There are no prerequisites.

Course Description

This fundamental course examines and explains the practical aspects of travel and entertainment deductions, helping you stay up-to-date on current developments. We’ll begin with a review of key principles and demonstrate important planning opportunities. By discussing and evaluating creative strategies alongside traditional approaches, this course gives you the tools to use in many different types of tax scenarios. In addition, you’ll come away with a better ability to understand and solve tax problems in this often difficult area.


Danny Santucci, JD

Danny Santucci, BA, JD, is a prolific author of tax and financial books and articles. His legal career started with the business and litigation firm of Edwards, Edwards, and Ashton. Later he joined the Century City entertainment firm of Bushkin, Gaims, Gaines, and Jonas working for many well-known celebrities. In 1980, Danny established the law firm of Santucci, Potter, and Leanders in Irvine, California. With increasing lecture and writing commitments, Danny went into sole practice in 1995. His practice emphasizes business taxation, real estate law, and estate planning. Speaking to more than 100 groups nationally each year, he is known for spicing up his extensive expertise with an incredible sense of humor.

Course Specifics

Jun 13, 2017
There are no prerequisites.

Compliance Information

IRS Provider #: 0MYXB
IRS Course ID: 0MYXB-T-00437-13-S
IRS Federal Tax Law Credits: 11
CTEC Provider #: 2071
CTEC Course ID: 2071-CE-0470
CTEC Federal Tax Law Credits: 11
Qualifies for CA Fraud: No

Learning Objectives

Upon successful completion of this course, participants will be able to:

Chapter 1

  • Recognize the difference between transportation and business travel under §162 by identifying types of business travel expenses and the deduction and amortization requirements of §165 and §195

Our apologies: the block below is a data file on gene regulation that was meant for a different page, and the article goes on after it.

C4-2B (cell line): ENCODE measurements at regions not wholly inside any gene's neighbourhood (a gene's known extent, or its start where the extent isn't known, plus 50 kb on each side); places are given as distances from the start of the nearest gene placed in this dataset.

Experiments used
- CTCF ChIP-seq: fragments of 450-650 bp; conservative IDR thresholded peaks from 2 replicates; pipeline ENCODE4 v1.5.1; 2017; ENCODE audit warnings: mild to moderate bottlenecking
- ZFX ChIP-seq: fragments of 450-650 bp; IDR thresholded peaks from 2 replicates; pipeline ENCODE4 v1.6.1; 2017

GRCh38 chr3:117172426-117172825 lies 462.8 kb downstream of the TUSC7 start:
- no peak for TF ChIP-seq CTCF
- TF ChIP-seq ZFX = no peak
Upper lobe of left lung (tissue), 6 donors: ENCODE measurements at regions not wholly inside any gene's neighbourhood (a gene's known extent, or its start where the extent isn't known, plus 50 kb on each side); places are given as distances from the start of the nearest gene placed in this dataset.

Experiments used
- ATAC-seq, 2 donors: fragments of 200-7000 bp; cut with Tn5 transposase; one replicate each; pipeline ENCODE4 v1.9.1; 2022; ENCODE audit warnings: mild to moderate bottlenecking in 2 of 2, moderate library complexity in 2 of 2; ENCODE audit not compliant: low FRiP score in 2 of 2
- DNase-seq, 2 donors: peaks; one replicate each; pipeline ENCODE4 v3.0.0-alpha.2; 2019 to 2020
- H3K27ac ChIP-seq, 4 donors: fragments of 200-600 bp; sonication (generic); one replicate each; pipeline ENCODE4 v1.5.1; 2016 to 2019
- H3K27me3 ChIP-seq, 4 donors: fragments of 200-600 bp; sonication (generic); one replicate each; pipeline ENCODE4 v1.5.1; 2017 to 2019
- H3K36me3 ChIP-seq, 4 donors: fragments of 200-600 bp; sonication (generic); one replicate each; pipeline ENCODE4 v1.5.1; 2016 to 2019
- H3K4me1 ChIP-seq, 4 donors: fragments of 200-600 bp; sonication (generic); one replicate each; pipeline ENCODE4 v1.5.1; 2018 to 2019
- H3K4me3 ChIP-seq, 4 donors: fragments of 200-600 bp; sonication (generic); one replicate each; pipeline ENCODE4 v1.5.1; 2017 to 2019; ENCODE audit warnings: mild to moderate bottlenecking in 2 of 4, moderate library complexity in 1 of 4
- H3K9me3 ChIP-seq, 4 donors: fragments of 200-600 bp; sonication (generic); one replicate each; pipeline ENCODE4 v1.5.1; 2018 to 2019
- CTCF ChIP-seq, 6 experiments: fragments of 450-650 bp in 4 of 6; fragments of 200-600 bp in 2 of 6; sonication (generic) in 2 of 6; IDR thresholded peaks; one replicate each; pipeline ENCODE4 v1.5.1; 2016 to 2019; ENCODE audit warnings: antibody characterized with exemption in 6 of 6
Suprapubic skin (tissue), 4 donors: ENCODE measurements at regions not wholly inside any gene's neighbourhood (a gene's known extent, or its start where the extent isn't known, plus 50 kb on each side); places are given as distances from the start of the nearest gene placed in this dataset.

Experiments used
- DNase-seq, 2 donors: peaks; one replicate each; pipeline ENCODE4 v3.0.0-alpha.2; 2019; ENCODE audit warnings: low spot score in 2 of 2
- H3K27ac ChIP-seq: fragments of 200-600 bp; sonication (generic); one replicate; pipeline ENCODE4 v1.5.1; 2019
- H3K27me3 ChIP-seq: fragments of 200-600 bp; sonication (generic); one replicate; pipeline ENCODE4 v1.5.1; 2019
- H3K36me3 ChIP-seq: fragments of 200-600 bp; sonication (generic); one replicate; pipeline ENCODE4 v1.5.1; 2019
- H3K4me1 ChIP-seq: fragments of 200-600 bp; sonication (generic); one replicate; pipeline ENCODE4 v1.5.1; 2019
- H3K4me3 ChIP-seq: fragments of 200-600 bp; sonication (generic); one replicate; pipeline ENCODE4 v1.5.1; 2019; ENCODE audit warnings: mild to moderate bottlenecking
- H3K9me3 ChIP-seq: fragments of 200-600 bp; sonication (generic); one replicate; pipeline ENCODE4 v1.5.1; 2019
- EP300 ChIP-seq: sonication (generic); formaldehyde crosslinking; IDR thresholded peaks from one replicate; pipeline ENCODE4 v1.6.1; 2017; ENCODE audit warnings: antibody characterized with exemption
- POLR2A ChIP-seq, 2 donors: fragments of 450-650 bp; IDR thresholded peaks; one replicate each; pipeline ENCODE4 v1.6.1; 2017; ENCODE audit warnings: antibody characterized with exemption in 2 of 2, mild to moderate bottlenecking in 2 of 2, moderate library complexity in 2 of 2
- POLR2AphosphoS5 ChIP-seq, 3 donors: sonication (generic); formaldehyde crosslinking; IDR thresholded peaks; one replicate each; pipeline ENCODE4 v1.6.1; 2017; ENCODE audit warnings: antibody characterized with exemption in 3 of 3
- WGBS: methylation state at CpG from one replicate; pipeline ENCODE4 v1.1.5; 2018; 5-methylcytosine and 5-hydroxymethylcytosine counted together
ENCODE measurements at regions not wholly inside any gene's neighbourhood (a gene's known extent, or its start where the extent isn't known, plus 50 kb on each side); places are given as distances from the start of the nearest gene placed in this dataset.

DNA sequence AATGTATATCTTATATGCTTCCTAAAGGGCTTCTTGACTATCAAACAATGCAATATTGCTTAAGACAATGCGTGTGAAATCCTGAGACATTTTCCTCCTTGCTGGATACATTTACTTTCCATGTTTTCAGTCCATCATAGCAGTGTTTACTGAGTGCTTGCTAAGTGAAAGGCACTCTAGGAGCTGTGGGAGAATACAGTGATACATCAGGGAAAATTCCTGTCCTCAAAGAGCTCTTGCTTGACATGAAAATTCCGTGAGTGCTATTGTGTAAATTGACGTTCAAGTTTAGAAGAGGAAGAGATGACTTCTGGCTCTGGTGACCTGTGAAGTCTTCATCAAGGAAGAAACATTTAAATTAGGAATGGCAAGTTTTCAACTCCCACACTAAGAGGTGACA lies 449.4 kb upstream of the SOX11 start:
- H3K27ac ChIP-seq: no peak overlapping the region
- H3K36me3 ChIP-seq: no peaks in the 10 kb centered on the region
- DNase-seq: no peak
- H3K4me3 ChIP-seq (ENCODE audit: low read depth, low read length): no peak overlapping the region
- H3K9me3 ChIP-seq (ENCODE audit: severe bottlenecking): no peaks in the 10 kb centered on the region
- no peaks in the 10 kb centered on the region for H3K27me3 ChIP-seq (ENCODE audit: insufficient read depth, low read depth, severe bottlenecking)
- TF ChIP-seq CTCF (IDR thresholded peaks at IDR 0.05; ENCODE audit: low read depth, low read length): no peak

• Specify deductible travel costs to find a new job, identify investor travel expenses, and determine deductible transportation
  • Identify the business purpose requirement, noting the complications of mixed business and personal travel as well as the costs at a destination
  • Recognize the IRS’s and Circuit Courts’ definition of tax home, noting circumstances when a taxpayer lacks a tax home as well as the sleep and rest rule requirements for the “away from home” designation
  • Note the critical factor in distinguishing between temporary and indefinite job assignments

Chapter 2

  • Identify the key elements of domestic business travel, noting what costs are deductible
  • Specify the requirements of the “point-to-point” rule for different modes of transportation as well as which expenses incurred on a business trip with an extended stay or side trip are deductible
  • Recognize the rules and requirements for foreign business travel, including when foreign travel is fully deductible or disallowed, allocation rules, allowable expenses, and applicable exceptions to the general rule
  • Recognize the rules and requirements for convention and meeting expenses, noting agenda factors that determine a business-related meeting, the availability of the convention and meeting deduction, differences between foreign conventions and foreign travel, and convention expenses permitted under §274(h)
  • Identify the rules and limitations on cruise ship conventions, including the requirements for the luxury water travel exception, limitations for companion travel expenses, and the deductibility of handicap aides that accompany taxpayers on business trips

Chapter 3

  • Determine what constitutes transportation, local transportation, and commuting, recognizing when parking fees are deductible and the effect of the Washburn case on commuting deductions
  • Note the requirements for the regular/irregular rule, the definition of a temporary work site under R.R. 90-23, and the impact of R.R. 94-47 and R.R. 99-7 on transportation between a taxpayer’s residence and workplace
  • Specify the §280A home office requirements, noting its impact on business transportation
  • Recognize the requirements for hauling tools and equipment, noting important court cases and their determinations

Chapter 4

  • Recognize generally accepted methods of apportioning the business use and personal use of an automobile